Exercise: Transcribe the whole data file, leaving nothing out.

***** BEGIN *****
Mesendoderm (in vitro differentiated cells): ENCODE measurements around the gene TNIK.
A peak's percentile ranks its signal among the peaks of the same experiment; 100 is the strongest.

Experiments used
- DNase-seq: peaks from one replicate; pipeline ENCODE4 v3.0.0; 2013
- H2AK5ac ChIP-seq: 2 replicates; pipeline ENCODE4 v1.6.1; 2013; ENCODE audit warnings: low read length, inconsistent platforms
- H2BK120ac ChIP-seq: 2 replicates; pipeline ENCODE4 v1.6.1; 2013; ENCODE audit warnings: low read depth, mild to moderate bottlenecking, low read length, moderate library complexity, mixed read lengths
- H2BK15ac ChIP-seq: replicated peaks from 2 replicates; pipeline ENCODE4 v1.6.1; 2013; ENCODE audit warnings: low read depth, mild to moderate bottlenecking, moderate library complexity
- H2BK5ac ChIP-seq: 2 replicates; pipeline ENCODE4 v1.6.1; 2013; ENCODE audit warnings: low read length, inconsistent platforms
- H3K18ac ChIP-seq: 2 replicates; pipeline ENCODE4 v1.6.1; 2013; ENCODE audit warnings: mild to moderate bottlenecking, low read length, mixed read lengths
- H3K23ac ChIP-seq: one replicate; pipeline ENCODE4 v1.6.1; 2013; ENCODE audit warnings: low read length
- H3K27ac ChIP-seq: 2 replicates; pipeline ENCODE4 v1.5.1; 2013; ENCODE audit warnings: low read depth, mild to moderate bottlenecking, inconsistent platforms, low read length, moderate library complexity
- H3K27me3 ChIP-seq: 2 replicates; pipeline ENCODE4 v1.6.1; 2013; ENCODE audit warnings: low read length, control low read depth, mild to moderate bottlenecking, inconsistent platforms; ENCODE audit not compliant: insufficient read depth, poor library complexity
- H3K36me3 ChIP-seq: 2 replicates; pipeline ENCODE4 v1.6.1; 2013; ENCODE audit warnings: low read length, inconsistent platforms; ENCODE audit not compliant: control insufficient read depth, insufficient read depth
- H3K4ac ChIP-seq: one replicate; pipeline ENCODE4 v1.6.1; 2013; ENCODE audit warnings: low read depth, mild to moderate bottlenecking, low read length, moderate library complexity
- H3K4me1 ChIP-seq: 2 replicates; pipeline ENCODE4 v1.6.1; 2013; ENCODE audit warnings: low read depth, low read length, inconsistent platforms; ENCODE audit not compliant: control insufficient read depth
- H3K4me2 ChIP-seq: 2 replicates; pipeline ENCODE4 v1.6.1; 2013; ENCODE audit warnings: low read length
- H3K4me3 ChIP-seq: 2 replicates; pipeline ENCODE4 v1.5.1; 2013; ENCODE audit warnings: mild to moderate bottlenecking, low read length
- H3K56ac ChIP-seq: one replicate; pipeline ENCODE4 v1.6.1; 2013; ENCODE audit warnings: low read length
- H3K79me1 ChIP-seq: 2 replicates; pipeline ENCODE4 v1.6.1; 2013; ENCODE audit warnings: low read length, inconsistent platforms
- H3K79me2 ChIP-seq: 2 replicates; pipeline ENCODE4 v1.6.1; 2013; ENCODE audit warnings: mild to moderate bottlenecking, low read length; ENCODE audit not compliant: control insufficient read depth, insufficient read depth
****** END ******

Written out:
Mesendoderm (in vitro differentiated cells): ENCODE measurements around the gene TNIK.
A peak's percentile ranks its signal among the peaks of the same experiment; 100 is the strongest.

Experiments used
- DNase-seq: peaks from one replicate; pipeline ENCODE4 v3.0.0; 2013
- H2AK5ac ChIP-seq: 2 replicates; pipeline ENCODE4 v1.6.1; 2013; ENCODE audit warnings: low read length, inconsistent platforms
- H2BK120ac ChIP-seq: 2 replicates; pipeline ENCODE4 v1.6.1; 2013; ENCODE audit warnings: low read depth, mild to moderate bottlenecking, low read length, moderate library complexity, mixed read lengths
- H2BK15ac ChIP-seq: replicated peaks from 2 replicates; pipeline ENCODE4 v1.6.1; 2013; ENCODE audit warnings: low read depth, mild to moderate bottlenecking, moderate library complexity
- H2BK5ac ChIP-seq: 2 replicates; pipeline ENCODE4 v1.6.1; 2013; ENCODE audit warnings: low read length, inconsistent platforms
- H3K18ac ChIP-seq: 2 replicates; pipeline ENCODE4 v1.6.1; 2013; ENCODE audit warnings: mild to moderate bottlenecking, low read length, mixed read lengths
- H3K23ac ChIP-seq: one replicate; pipeline ENCODE4 v1.6.1; 2013; ENCODE audit warnings: low read length
- H3K27ac ChIP-seq: 2 replicates; pipeline ENCODE4 v1.5.1; 2013; ENCODE audit warnings: low read depth, mild to moderate bottlenecking, inconsistent platforms, low read length, moderate library complexity
- H3K27me3 ChIP-seq: 2 replicates; pipeline ENCODE4 v1.6.1; 2013; ENCODE audit warnings: low read length, control low read depth, mild to moderate bottlenecking, inconsistent platforms; ENCODE audit not compliant: insufficient read depth, poor library complexity
- H3K36me3 ChIP-seq: 2 replicates; pipeline ENCODE4 v1.6.1; 2013; ENCODE audit warnings: low read length, inconsistent platforms; ENCODE audit not compliant: control insufficient read depth, insufficient read depth
- H3K4ac ChIP-seq: one replicate; pipeline ENCODE4 v1.6.1; 2013; ENCODE audit warnings: low read depth, mild to moderate bottlenecking, low read length, moderate library complexity
- H3K4me1 ChIP-seq: 2 replicates; pipeline ENCODE4 v1.6.1; 2013; ENCODE audit warnings: low read depth, low read length, inconsistent platforms; ENCODE audit not compliant: control insufficient read depth
- H3K4me2 ChIP-seq: 2 replicates; pipeline ENCODE4 v1.6.1; 2013; ENCODE audit warnings: low read length
- H3K4me3 ChIP-seq: 2 replicates; pipeline ENCODE4 v1.5.1; 2013; ENCODE audit warnings: mild to moderate bottlenecking, low read length
- H3K56ac ChIP-seq: one replicate; pipeline ENCODE4 v1.6.1; 2013; ENCODE audit warnings: low read length
- H3K79me1 ChIP-seq: 2 replicates; pipeline ENCODE4 v1.6.1; 2013; ENCODE audit warnings: low read length, inconsistent platforms
- H3K79me2 ChIP-seq: 2 replicates; pipeline ENCODE4 v1.6.1; 2013; ENCODE audit warnings: mild to moderate bottlenecking, low read length; ENCODE audit not compliant: control insufficient read depth, insufficient read depth